Plachta, Murphy is second local firm to step up for entrepreneurs

prev
next

by Cynthia Price
Legal News

It comes as no surprise to West Michigan attorneys that they practice in a community full of generous, philanthropically-minded professionals.

But now, Plachta, Murphy and Associates has stepped up to the plate to remind people throughout Michigan that giving back to the community is not solely the province of the large law firms.

Plachta, Murphy is only the second law firm to pledge a contribution of legal services to start-up businesses as part of the Pure Michigan Business Connect initiative of the Snyder administration, partnering with the Michigan Economic Development Corporation.

CEO Brian Plachta says that he was intrigued when he first heard of Business Connect, and inspired when he read that Varnum was the first in the state to step up to the plate.
With $500,000 of free legal services over the next four years, Plachta, Murphy is making a substantial contribution. Plachta says that they are doing so because they truly believe in Michigan residents helping each other out. “We want to walk alongside business owners,” Plachta says, “and ask,  how can we partner together to get you up and running?”

 That $500,000 represents 50 clients each year at $2500 per client. Plachta says that should be enough to take most businesses “from concept to design,” including guiding potential new business owners about what kind of business entity is most suitable; creating corporate documents and helping them get their Employee Identification Number; exploring tax filings with them; developing all the agreements, particularly if a multiple-shareholder model is sought; and making sure the minutes are in order, getting them through the initial meeting.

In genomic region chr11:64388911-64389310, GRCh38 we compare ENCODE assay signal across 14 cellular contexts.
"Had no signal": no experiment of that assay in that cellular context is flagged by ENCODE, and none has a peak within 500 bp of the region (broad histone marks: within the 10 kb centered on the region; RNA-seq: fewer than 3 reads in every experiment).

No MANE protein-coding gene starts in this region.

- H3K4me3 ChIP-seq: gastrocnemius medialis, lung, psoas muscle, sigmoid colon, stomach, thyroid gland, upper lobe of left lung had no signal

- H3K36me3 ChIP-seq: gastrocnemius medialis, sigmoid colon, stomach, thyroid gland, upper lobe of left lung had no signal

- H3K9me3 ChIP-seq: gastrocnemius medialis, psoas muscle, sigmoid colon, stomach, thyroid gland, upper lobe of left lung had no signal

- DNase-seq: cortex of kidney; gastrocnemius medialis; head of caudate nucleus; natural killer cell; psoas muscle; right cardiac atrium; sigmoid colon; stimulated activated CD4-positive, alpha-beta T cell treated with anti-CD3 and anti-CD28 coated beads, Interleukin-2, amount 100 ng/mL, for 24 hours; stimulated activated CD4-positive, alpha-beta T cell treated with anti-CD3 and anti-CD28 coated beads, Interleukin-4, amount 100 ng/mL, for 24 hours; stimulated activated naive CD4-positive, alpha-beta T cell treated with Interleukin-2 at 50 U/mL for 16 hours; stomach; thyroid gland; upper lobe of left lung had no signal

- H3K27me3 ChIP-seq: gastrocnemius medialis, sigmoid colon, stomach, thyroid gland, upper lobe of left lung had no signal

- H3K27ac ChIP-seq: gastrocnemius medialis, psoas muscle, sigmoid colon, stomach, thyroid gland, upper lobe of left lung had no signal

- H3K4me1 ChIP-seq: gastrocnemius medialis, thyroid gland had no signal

Existing businesses may qualify as well.

Plachta, Murphy and Associates attorneys have over 25 years of expertise helping businesses in just such ways. Plachta himself has been practicing law in Michigan since 1984, after attending Aquinas College, and receiving his J.D. degree from University of Detroit School of Law, graduating summa cum laude, where he was Assistant Editor-in-Chief of the Law Review.

Plachta’s professional affiliations include the West Michigan Estate Planning Council, the Catholic Lawyers Association, the Grand Rapids Business Owners Association, and the American Society of IRS Problem Solvers.  He gives back to his community through volunteering at, for example, The Dwelling Place and the Diocese of Grand Rapids. He is a certified elder law attorney.

Partner Michael Murphy is also certified, in his case by the Veterans Administration to help with veteran’s issues. He has practiced law since 1986.

The full-service law firm’s team is rounded out by attorney Bryan D. Reeder, who clerked for Hon. G. Patrick Hillary immediately before joining Plachta, Murphy; attorney Mary A. Owens, who is of counsel to the firm; Jeremy Johnson, Client Relations Director; Richard J. Cross, an expert on Social Security Administration regulations; and Kari Tames, an Enrolled Agent (empowered by the U.S. Department of Treasury to represent taxpayers) with Tax Resolution Specialists, Inc., a division of the Plachta, Murphy firm.